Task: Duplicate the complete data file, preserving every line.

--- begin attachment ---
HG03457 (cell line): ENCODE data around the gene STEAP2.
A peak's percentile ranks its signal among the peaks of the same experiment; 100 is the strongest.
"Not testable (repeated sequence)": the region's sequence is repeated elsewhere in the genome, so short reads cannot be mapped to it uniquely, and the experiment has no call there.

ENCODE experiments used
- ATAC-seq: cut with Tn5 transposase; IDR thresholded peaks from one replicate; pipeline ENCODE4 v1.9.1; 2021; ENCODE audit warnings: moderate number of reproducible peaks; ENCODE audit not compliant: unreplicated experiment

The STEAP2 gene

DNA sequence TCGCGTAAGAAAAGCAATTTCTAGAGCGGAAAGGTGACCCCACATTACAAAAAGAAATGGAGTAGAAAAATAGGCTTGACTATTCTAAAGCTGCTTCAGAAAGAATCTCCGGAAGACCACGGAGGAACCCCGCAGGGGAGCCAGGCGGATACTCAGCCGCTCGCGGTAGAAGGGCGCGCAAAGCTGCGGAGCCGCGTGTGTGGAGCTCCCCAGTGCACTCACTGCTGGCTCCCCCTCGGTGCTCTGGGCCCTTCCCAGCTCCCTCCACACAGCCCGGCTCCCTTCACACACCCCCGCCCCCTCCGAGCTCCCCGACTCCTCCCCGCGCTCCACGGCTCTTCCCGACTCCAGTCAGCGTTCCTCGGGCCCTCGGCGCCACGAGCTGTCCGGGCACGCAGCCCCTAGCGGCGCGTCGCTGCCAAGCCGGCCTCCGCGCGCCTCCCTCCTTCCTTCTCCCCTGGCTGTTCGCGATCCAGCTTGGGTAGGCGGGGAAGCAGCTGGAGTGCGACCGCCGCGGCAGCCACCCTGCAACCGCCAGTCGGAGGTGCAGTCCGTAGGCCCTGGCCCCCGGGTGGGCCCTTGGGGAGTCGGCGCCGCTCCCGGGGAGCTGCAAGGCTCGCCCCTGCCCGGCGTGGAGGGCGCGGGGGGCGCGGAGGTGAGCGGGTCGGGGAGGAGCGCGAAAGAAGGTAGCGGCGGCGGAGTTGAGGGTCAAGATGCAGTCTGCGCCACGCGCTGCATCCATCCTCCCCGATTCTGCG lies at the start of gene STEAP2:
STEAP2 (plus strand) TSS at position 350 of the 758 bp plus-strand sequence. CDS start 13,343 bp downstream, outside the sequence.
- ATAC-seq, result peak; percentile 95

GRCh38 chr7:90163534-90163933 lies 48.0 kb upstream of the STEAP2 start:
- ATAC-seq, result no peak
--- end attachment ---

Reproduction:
HG03457 (cell line): ENCODE data around the gene STEAP2.
A peak's percentile ranks its signal among the peaks of the same experiment; 100 is the strongest.
"Not testable (repeated sequence)": the region's sequence is repeated elsewhere in the genome, so short reads cannot be mapped to it uniquely, and the experiment has no call there.

ENCODE experiments used
- ATAC-seq: cut with Tn5 transposase; IDR thresholded peaks from one replicate; pipeline ENCODE4 v1.9.1; 2021; ENCODE audit warnings: moderate number of reproducible peaks; ENCODE audit not compliant: unreplicated experiment

The STEAP2 gene

DNA sequence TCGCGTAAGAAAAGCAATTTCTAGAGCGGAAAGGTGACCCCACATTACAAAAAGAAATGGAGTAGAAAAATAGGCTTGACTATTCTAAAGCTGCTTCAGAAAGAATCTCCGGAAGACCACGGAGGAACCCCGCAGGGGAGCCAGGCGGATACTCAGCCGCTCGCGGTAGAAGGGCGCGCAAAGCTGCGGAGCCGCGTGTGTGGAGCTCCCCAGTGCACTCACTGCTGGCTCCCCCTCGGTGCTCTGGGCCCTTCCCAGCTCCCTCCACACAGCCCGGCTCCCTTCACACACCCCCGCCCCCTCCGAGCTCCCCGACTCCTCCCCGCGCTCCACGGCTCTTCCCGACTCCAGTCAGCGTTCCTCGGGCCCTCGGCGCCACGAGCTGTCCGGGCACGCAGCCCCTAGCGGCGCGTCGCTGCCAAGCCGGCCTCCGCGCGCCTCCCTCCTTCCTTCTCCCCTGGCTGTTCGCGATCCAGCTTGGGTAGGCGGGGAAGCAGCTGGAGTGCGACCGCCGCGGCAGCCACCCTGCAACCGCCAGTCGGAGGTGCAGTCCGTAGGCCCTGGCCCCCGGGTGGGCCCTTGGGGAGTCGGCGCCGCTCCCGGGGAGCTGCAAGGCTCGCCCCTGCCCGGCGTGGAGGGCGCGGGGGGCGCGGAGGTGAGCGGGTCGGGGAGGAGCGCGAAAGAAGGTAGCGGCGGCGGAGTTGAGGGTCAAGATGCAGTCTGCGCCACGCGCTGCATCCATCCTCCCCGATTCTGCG lies at the start of gene STEAP2:
STEAP2 (plus strand) TSS at position 350 of the 758 bp plus-strand sequence. CDS start 13,343 bp downstream, outside the sequence.
- ATAC-seq, result peak; percentile 95

GRCh38 chr7:90163534-90163933 lies 48.0 kb upstream of the STEAP2 start:
- ATAC-seq, result no peak